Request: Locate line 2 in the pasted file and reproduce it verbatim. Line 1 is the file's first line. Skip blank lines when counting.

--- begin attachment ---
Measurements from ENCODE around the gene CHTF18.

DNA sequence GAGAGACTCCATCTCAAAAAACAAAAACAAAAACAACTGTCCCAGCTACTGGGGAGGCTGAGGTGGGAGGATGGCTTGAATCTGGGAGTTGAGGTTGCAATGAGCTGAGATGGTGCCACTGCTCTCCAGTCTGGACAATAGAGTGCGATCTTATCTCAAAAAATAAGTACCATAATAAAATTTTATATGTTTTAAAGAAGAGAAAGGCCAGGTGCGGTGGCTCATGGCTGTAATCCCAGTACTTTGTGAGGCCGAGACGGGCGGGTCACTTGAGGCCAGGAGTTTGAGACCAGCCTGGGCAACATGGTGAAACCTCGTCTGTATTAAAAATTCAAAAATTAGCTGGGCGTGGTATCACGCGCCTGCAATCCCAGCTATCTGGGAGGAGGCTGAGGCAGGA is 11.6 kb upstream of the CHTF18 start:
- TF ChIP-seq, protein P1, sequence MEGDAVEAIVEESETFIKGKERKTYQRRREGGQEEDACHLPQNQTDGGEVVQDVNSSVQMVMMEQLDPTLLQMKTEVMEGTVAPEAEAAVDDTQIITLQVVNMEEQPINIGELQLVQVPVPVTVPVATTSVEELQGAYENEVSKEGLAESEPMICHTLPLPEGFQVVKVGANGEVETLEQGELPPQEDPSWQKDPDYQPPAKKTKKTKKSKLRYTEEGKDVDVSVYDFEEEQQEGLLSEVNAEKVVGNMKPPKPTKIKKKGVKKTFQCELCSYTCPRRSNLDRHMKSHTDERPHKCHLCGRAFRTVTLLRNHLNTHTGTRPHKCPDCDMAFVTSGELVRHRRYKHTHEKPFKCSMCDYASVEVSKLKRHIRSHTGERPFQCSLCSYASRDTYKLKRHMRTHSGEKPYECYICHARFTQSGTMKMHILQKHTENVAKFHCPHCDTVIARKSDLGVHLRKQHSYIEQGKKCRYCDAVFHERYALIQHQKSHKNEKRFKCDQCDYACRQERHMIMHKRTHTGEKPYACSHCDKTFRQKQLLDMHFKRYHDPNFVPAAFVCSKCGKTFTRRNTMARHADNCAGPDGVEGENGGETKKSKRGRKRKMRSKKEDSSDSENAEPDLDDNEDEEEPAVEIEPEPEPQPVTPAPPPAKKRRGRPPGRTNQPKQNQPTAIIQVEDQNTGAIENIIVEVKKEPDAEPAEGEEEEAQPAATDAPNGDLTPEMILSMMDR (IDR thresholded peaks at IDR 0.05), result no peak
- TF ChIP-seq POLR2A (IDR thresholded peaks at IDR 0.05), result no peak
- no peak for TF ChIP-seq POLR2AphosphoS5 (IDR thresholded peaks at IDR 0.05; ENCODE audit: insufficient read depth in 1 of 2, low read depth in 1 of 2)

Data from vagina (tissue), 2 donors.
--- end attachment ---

DNA sequence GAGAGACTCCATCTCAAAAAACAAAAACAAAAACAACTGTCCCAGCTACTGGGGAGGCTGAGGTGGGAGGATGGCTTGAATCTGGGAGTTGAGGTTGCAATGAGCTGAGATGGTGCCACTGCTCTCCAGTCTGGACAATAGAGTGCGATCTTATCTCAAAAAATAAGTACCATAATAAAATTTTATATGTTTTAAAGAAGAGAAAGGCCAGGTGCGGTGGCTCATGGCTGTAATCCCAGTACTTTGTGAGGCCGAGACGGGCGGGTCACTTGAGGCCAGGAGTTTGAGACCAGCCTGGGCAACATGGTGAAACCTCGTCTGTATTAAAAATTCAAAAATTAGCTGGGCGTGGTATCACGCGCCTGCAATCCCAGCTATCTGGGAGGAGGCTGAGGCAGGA is 11.6 kb upstream of the CHTF18 start: